The city of Ontario gave the indoor pool to the Ontario Recreation District last year for rehabilitation. (Malheur Enterprise/File)
ONTARIO - The new Ontario pool designs are in, and they range from $2.5 to $4.5 million. The three designs show Ontario will be getting a pool, but not necessarily an aquatic center.
“If our studies show that the community really wants a pool, that should be our main focus, not lockers, not front desks, not additional office space. It’s got to be the pool,” said Andrew Maeda, Ontario Recreation District director.
The district’s architecture firm finished three requested plans for consideration - a seasonal outdoor pool, with the option of adding a dome cover; a pool without the roof but with the existing pillars, with the option of adding a removable wall; and a pool with a roof. The last option requires a lot of maintenance, and for the district to tear down and build a new structure.
The architecture firm Design West has been awarded a contract for up to $85,000 to draw up the plans for the pool. The recreation district will review the plans Wednesday, July 15 at 7 p.m. and residents can join virtually through this link.
Maeda has spent the last year at the district assessing the closed Ontario Aquatic Center’s damage, and it’s a lot.
Half of the 22 return water lines are broken, the walls don’t follow code and the roofs - there are two, one stacked on top of the other - are rotted.
The entire structure has to be replaced. Facing a legacy of three other failed pool rehabilitation projects and 30 years of deferred maintenance, Maeda is planning on just getting a pool to the people, regardless of bathrooms, lockers or walls.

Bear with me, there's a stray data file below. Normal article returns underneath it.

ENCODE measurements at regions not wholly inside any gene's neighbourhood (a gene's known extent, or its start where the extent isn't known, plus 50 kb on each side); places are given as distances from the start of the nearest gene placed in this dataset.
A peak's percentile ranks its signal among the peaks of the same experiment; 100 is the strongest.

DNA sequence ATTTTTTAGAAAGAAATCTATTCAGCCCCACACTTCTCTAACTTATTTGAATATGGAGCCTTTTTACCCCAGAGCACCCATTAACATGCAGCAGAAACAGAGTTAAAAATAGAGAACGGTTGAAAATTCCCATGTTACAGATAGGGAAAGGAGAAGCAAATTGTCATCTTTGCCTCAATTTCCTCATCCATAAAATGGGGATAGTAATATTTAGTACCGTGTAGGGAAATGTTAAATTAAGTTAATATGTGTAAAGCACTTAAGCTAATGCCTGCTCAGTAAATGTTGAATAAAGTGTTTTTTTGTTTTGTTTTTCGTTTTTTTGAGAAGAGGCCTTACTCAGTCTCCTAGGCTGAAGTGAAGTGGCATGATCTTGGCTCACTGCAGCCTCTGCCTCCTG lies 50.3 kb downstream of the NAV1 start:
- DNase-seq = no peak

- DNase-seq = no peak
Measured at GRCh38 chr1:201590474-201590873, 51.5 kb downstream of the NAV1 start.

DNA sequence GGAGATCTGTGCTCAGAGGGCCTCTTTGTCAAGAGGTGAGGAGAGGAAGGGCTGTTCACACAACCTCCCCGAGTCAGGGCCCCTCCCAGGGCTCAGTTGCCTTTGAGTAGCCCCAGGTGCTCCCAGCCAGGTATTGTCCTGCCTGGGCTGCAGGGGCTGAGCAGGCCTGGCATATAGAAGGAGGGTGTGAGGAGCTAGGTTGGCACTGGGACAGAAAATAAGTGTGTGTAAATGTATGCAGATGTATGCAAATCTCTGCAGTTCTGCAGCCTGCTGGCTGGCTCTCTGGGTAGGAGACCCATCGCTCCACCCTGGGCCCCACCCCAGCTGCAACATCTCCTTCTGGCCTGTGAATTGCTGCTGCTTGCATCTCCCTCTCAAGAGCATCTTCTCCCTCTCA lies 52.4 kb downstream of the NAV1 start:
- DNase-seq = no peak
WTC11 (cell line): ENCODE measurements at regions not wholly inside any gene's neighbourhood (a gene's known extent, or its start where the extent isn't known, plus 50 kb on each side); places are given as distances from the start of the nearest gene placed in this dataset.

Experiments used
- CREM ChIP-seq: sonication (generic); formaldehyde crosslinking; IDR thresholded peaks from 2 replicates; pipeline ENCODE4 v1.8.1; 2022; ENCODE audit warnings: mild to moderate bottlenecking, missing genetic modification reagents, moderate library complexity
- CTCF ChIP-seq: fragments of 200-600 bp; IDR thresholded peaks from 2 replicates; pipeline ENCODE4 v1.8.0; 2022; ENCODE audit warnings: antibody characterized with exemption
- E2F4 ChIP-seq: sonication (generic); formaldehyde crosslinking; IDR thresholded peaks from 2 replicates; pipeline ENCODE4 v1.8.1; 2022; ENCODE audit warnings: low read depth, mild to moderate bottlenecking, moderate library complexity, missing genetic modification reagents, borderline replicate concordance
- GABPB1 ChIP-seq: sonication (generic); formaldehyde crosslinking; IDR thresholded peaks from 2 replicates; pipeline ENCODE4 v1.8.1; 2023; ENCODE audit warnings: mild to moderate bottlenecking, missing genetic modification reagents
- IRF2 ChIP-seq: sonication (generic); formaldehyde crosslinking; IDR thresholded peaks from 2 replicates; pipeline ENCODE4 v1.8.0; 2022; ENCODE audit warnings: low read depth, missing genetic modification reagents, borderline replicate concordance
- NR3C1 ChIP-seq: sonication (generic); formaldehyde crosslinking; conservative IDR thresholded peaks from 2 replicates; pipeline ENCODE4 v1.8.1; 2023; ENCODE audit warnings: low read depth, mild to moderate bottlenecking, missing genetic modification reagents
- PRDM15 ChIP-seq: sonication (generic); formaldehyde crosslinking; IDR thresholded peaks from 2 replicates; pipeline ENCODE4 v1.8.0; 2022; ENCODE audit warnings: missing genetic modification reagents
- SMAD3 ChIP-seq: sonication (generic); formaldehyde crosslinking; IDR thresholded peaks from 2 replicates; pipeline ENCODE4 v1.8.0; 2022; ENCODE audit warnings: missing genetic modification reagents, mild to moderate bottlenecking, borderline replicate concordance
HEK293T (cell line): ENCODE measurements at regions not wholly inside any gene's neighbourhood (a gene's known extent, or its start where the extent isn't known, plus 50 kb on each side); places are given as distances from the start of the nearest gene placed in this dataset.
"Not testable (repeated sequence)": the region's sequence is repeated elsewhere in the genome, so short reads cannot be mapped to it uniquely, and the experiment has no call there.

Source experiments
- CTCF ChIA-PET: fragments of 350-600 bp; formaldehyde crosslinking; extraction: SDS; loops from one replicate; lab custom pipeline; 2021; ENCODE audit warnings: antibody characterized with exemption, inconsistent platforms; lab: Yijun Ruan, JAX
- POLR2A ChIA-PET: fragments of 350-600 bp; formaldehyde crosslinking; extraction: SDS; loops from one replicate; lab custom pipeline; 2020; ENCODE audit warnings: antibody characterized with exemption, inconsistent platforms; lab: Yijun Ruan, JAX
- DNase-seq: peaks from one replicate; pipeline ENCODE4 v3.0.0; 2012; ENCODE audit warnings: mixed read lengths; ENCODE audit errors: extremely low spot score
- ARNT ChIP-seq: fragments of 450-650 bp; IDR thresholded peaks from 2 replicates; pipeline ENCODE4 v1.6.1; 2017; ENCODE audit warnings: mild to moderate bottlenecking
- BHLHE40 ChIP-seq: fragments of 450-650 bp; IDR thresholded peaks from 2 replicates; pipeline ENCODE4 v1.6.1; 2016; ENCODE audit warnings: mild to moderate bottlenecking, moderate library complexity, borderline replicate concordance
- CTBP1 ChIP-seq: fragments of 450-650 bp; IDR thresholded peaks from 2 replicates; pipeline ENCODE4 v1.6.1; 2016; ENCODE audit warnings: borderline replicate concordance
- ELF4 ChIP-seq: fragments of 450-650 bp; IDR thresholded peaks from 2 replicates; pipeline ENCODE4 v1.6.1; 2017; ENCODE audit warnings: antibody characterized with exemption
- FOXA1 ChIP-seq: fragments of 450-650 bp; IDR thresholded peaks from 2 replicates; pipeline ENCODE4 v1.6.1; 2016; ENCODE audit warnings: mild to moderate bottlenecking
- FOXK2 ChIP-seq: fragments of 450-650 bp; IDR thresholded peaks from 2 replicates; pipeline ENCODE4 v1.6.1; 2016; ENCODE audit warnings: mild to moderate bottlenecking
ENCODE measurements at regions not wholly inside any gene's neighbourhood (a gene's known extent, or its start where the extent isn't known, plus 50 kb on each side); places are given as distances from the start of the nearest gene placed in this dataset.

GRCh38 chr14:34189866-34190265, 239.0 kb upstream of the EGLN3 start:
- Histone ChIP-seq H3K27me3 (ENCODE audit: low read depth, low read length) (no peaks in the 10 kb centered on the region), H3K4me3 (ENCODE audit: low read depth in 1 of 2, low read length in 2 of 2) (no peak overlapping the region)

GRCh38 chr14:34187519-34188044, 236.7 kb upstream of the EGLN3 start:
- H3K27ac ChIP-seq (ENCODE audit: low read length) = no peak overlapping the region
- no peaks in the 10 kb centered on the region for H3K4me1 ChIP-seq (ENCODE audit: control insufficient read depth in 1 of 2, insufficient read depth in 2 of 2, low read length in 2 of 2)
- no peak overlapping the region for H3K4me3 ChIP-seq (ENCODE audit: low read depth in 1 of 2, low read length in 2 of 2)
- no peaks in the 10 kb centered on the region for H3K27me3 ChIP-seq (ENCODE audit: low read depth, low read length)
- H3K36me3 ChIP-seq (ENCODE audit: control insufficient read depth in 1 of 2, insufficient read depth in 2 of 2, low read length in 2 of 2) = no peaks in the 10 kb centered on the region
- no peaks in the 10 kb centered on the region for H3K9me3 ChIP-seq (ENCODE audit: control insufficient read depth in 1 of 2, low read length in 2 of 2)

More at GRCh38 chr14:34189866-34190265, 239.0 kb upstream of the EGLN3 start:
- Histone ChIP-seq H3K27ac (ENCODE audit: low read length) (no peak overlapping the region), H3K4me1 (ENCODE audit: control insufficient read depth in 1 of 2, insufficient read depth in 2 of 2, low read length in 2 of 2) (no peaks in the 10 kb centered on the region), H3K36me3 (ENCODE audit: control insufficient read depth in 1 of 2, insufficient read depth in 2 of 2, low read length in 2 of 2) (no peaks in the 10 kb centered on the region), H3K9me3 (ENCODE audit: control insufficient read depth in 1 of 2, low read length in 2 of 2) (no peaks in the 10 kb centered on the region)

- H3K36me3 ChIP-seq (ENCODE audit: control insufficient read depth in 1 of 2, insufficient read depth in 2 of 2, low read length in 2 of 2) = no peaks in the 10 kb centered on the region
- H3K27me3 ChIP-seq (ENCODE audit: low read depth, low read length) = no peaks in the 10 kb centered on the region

Adding restrooms, locker rooms and office renovations could increase the cost by $300,000.
Yearly maintenance of an indoor pool is estimated at $500,000, more than twice the cost for an outdoor pool.
The district only gets $600,000 a year from its tax base, and the district has been saving that money for the pool project.
The district saved $400,000 from last year’s $720,000 budget to roll into next year’s, which, added to its revenue, gives the district $1.1 million.
That’s still probably not be enough to rebuild the aquatic center, which has been closed since 2013.
Previous estimates for fixing the aquatic center were $7 million in 2013 and $2.4 million in 2015.
John Stubstad, then of Andrews Seed Company, donated $500,000 to build the pool in 1983, and allocated another $300,000 to maintain it. Maeda doesn’t know where that $300,000 went, but year after year the center didn’t receive enough money from the city for proper upkeep, a 2006 report found.
Years of deferred maintenance finally forced the city to close the center.
Maeda doesn’t want to make the same mistake.
“My worst nightmare is, 20 years from now, this facility is closed again, because we did not plan to keep it open long term, we planned to get a beautiful facility short term, that we can’t afford,” said Maeda.
News tip? Contact reporter Aidan McGloin at [email protected] or at 541-235-1005.
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